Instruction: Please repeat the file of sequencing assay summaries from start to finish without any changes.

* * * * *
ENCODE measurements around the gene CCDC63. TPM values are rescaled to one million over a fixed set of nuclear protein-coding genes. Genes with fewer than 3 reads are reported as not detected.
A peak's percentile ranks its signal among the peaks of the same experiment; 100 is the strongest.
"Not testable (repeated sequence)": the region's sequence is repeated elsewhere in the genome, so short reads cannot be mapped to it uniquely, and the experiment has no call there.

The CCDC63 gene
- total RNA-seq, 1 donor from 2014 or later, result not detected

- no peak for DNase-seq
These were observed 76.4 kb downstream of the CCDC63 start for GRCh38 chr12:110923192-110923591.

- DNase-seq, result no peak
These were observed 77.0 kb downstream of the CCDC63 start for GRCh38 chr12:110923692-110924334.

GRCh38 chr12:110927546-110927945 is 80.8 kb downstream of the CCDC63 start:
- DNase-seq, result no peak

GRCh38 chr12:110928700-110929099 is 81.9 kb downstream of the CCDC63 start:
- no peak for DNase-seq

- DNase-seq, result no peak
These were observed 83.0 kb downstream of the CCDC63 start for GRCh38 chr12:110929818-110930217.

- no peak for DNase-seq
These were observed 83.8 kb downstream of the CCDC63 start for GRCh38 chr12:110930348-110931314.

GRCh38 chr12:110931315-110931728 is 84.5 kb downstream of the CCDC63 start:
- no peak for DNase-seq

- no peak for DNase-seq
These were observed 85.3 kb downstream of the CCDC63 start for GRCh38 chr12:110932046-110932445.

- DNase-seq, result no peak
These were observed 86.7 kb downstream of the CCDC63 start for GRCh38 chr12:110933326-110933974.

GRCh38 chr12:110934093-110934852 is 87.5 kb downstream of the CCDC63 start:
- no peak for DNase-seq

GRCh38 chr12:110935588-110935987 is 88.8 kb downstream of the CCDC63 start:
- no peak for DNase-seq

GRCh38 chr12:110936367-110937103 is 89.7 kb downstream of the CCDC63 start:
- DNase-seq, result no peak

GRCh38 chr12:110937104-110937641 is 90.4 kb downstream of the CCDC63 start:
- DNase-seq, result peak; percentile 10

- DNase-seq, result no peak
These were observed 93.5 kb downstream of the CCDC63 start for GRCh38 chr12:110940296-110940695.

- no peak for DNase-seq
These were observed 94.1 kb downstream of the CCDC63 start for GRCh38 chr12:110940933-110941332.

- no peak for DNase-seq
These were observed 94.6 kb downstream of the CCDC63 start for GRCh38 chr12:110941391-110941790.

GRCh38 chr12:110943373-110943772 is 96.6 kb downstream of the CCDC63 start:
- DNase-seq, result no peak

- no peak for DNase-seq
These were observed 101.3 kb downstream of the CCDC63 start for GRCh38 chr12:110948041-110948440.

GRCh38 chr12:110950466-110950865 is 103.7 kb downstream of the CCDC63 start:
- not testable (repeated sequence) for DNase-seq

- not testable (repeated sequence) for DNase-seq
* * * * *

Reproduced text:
ENCODE measurements around the gene CCDC63. TPM values are rescaled to one million over a fixed set of nuclear protein-coding genes. Genes with fewer than 3 reads are reported as not detected.
A peak's percentile ranks its signal among the peaks of the same experiment; 100 is the strongest.
"Not testable (repeated sequence)": the region's sequence is repeated elsewhere in the genome, so short reads cannot be mapped to it uniquely, and the experiment has no call there.

The CCDC63 gene
- total RNA-seq, 1 donor from 2014 or later, result not detected

- no peak for DNase-seq
These were observed 76.4 kb downstream of the CCDC63 start for GRCh38 chr12:110923192-110923591.

- DNase-seq, result no peak
These were observed 77.0 kb downstream of the CCDC63 start for GRCh38 chr12:110923692-110924334.

GRCh38 chr12:110927546-110927945 is 80.8 kb downstream of the CCDC63 start:
- DNase-seq, result no peak

GRCh38 chr12:110928700-110929099 is 81.9 kb downstream of the CCDC63 start:
- no peak for DNase-seq

- DNase-seq, result no peak
These were observed 83.0 kb downstream of the CCDC63 start for GRCh38 chr12:110929818-110930217.

- no peak for DNase-seq
These were observed 83.8 kb downstream of the CCDC63 start for GRCh38 chr12:110930348-110931314.

GRCh38 chr12:110931315-110931728 is 84.5 kb downstream of the CCDC63 start:
- no peak for DNase-seq

- no peak for DNase-seq
These were observed 85.3 kb downstream of the CCDC63 start for GRCh38 chr12:110932046-110932445.

- DNase-seq, result no peak
These were observed 86.7 kb downstream of the CCDC63 start for GRCh38 chr12:110933326-110933974.

GRCh38 chr12:110934093-110934852 is 87.5 kb downstream of the CCDC63 start:
- no peak for DNase-seq

GRCh38 chr12:110935588-110935987 is 88.8 kb downstream of the CCDC63 start:
- no peak for DNase-seq

GRCh38 chr12:110936367-110937103 is 89.7 kb downstream of the CCDC63 start:
- DNase-seq, result no peak

GRCh38 chr12:110937104-110937641 is 90.4 kb downstream of the CCDC63 start:
- DNase-seq, result peak; percentile 10

- DNase-seq, result no peak
These were observed 93.5 kb downstream of the CCDC63 start for GRCh38 chr12:110940296-110940695.

- no peak for DNase-seq
These were observed 94.1 kb downstream of the CCDC63 start for GRCh38 chr12:110940933-110941332.

- no peak for DNase-seq
These were observed 94.6 kb downstream of the CCDC63 start for GRCh38 chr12:110941391-110941790.

GRCh38 chr12:110943373-110943772 is 96.6 kb downstream of the CCDC63 start:
- DNase-seq, result no peak

- no peak for DNase-seq
These were observed 101.3 kb downstream of the CCDC63 start for GRCh38 chr12:110948041-110948440.

GRCh38 chr12:110950466-110950865 is 103.7 kb downstream of the CCDC63 start:
- not testable (repeated sequence) for DNase-seq

- not testable (repeated sequence) for DNase-seq